between the years 1992 and 1996 were determined from IAU Circulars and from
Fig.1 of Harmon et al. (1996). The inaccuracy of the timings derived from
these mostly optical data is larger due to incomplete coverage and may amount
to several tens of days. Nevertheless, this does not significantly influence
our results. All these timings were then used for the analysis of the
variations of .
|Figure 1: The outburst history of Aql X-1 over the years 1996-2001 according to the ASM/RXTE and optical observations. a) Optical observations. b) Sum band (2-12 keV) light curve. The points represent one-day means and are connected by the lines for the densely covered intervals. The arrows mark the separation between the consecutive events, discussed in the text. c) Hardness ratio HR1. d) Hardness ratio HR2. The uncertainties quoted in the original file of the RXTE measurements are marked. See Sect.3.1 for details.|
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The sum band ASM/RXTE X-ray light curve in Fig.1b covers
the years 1996-2001 and shows several bright, well-defined outbursts, rising
from about 0 ct/s up to about 20-50 ct/s. Typical duration of these events
is 30-60 days. The coverage is almost continuous, in most cases multiple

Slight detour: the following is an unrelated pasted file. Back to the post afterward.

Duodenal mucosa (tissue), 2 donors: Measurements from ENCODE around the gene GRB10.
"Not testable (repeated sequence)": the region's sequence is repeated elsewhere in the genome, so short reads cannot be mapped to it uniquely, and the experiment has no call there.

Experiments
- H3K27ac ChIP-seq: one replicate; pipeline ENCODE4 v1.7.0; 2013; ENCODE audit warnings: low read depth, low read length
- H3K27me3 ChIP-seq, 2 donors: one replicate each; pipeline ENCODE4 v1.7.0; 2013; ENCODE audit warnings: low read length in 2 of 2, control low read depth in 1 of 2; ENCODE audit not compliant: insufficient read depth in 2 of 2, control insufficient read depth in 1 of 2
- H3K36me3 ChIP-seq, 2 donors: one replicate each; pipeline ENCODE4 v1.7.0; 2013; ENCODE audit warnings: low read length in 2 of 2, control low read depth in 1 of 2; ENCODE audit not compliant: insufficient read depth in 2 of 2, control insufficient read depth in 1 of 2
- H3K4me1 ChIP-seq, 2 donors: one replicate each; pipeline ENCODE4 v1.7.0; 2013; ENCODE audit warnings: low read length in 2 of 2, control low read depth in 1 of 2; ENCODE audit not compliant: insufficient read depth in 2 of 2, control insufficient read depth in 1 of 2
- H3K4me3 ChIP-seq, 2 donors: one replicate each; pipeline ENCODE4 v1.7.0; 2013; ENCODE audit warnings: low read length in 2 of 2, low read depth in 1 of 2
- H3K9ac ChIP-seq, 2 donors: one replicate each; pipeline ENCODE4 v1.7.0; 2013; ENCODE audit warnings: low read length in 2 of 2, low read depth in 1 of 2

observations were secured within a day. However, there is an interval of
missing data shortly after the start of observation. There is strong
evidence that an outburst occurred here because its final decay is clearly
present. The individual bright outbursts, that is, those which reached
ct/s at maximum, are shown in detail in Figs.2
and 3. The ASM/RXTE observations lead to a breakthrough in our
knowledge of the activity of Aql X-1 because they enable us to study the
structure of the bright outbursts. In addition, they also reveal three faint,
but prolonged events, whose X-ray light curves have relatively flat profiles.
Their X-ray intensity increased typically to about 5 ct/s above the quiescent
level for several tens of days. Hereafter, they will be referred to as the
faint outbursts (FOs) (Fig.4). It is remarkable that
fainter and brighter outbursts tend to alternate in Aql X-1.